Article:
With the press openly participating in a partisan manner shaping opinion and influencing voters, how credible are the opinion polls which by and large give the democratic nominee a narrow lead?

An election like no other The American presidential polls outcome is a cliffhanger
Voices Politics Tuesday, November 08, 2016 - 18:06

Less than 48 hours to go before polls close. The process to elect the 45th President of the United States has been characterized by unprecedented divisiveness, acrimony and vitriol. The distinguished members of the fourth estate have quite openly taken sides and editorial opinion has unhesitatingly endorsed one or the other candidate, with the liberal, left leaning press and written media mostly endorsing Hillary Clinton.

With the press openly participating in a partisan manner shaping opinion and influencing voters, how credible are the opinion polls which by and large give the democratic nominee a narrow lead?

There are several reasons why this election is, in a sense, sui generis and the polls may not in fact be in a position to capture some of the voter opinion, movement and dynamics. This makes the election outcome a cliffhanger like no other. Why? Because there are too many imponderables that impact voter perceptions, turnout, behaviour and ultimate choice.

I. Both candidates, Clinton and Trump have very high unfavorable ratings and given this circumstance many voters are reluctant to share their preferences with pollsters. In fact, anonymous online polls may provide better indicators.

II. Not all registered democrats and republicans are expected to vote on expected lines. Not all Republican contestants initially in the race for the presidency have come home to support Trump. The Bush dynasty is conspicuous by its absence. It is by no means clear that the sizeable number of younger voters who had flocked to Bernie Sanders will turn out to vote for Clinton, or whether they will vote at all.

III. The Clinton campaign has a better organized ground machinery which is crucial on Election Day even though 40 percent of electors would already have voted when polls open on Tuesday morning. On the other hand, however, there is a widely shared perception that the Clinton voters are less enthusiastic than the average Trump voter.

IV. Hispanics appear to have voted, as per indications available from early voting trends, in large numbers. This should help Clinton. The African American vote is not, however, showing the degree of enthusiasm for Clinton that was on display for Obama in 2008 and 2012. Both Barack and Michele Obama are working overtime to correct this deficit, if this is indeed the case.

V. This is a personalized campaign strong on invectives. Chris Wallace, the highly acclaimed political commentator and anchor from Fox News summed up the two candidates' views of each other. Trump thinks Clinton is "a crook" and Clinton thinks Trump is "a creep". A mainstream poll just conducted showed that 82 percent of voters polled felt disgusted with the electoral discourse and process and only 13 percent expressed excitement.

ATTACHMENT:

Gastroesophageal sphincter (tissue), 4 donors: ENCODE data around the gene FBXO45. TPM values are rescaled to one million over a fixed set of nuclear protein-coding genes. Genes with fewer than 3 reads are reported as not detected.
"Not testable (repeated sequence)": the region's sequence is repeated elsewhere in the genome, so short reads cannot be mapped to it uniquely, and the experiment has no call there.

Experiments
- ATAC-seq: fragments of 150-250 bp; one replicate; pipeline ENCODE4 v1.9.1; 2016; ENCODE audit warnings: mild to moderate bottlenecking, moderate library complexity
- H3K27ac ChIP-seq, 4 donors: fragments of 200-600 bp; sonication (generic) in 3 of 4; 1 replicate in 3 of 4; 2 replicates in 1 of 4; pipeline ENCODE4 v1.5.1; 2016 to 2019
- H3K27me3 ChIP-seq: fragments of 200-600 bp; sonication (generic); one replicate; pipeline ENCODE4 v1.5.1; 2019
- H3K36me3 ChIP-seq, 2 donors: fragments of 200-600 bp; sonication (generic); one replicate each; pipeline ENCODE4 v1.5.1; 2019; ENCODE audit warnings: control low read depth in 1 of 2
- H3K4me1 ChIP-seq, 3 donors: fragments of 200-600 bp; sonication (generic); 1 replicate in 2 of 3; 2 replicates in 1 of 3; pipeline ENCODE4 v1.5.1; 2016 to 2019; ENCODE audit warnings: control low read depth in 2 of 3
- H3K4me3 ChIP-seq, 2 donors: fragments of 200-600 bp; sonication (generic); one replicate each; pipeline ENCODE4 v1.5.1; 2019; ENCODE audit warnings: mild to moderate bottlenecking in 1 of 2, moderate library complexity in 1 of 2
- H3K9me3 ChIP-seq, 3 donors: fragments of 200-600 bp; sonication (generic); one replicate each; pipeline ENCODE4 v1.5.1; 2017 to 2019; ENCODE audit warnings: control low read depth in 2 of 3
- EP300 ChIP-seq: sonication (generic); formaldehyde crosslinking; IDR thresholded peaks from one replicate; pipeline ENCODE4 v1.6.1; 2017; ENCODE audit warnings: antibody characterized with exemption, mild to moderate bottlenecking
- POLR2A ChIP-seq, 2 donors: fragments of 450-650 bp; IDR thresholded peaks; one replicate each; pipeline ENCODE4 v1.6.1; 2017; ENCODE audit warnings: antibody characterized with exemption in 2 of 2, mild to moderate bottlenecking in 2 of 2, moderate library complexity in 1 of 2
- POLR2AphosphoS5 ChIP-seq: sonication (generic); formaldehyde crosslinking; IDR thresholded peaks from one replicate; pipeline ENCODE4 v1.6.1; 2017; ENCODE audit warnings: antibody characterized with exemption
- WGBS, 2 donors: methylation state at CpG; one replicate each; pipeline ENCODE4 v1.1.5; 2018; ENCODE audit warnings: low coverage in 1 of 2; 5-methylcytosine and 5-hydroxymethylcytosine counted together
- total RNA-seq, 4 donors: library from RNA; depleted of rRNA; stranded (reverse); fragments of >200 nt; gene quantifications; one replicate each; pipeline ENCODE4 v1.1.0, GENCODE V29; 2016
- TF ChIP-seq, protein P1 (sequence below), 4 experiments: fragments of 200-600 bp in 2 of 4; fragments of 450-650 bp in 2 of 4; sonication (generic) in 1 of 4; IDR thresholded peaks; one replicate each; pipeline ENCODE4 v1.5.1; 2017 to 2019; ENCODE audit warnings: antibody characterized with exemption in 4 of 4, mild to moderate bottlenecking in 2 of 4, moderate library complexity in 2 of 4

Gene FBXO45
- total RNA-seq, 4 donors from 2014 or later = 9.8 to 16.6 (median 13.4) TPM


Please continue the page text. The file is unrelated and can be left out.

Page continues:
VI. It appears that there is a gender divide between Clinton and Trump voters with more women voting for Clinton and her advocacy on gender equality and even some Republican women veering away from a Trump painted in misogynist light so more men - especially white men voting for Trump. However, it remains to be seen how this will pan out in terms of the final results whether these gaps will be bridged.

VII. The political contest is critically about which of the candidates represents change. Trump has alleged that with Hilary it will be more of the same as the Obama administration of last 8 years. He promises radical policies and a fresh approach to make America great and safe again. He promises to bring back jobs, defeat ISIS and control trade, investment and migration. The substantive part of the messaging is then embellished by attacks on Clinton on mishandling of classified emails, allegations of corruption in the Clinton Foundation and astronomical increases in premiums on Obamacare.

Trump's message 'Drain the Swamp' of Washington corruption is beginning to resonate. He has presented himself as a change president at the White House! So, the question is, will the protest voters - the disillusioned middle class that wants to see change, go for him? On the other hand, Bill Clinton, early in the campaign, said it would be Hillary. who will bring change and build on the successes of Obama...Moreover she is portrayed as being a qualified and experienced statesman, wise and stable Commander in Chief who will make a Strong America respecting and enriched by its diversity which Trump is seen to be challenging. Which narrative will be more compelling to voters?

12 percent of voters are 'independent'. Many of them are reportedly leaning towards Trump. These are only some of the imponderables. In 1980, Ronald Reagan came from way behind to defeat the sitting President, Jimmy Carter. If the pre-election polls are accurate, Clinton will win. If, on the other hand, because of the sui generis nature of this election on account of factors listed above, the polls are not able to capture the underlying trends, we may be in for a big surprise, either way.

This was first published here.

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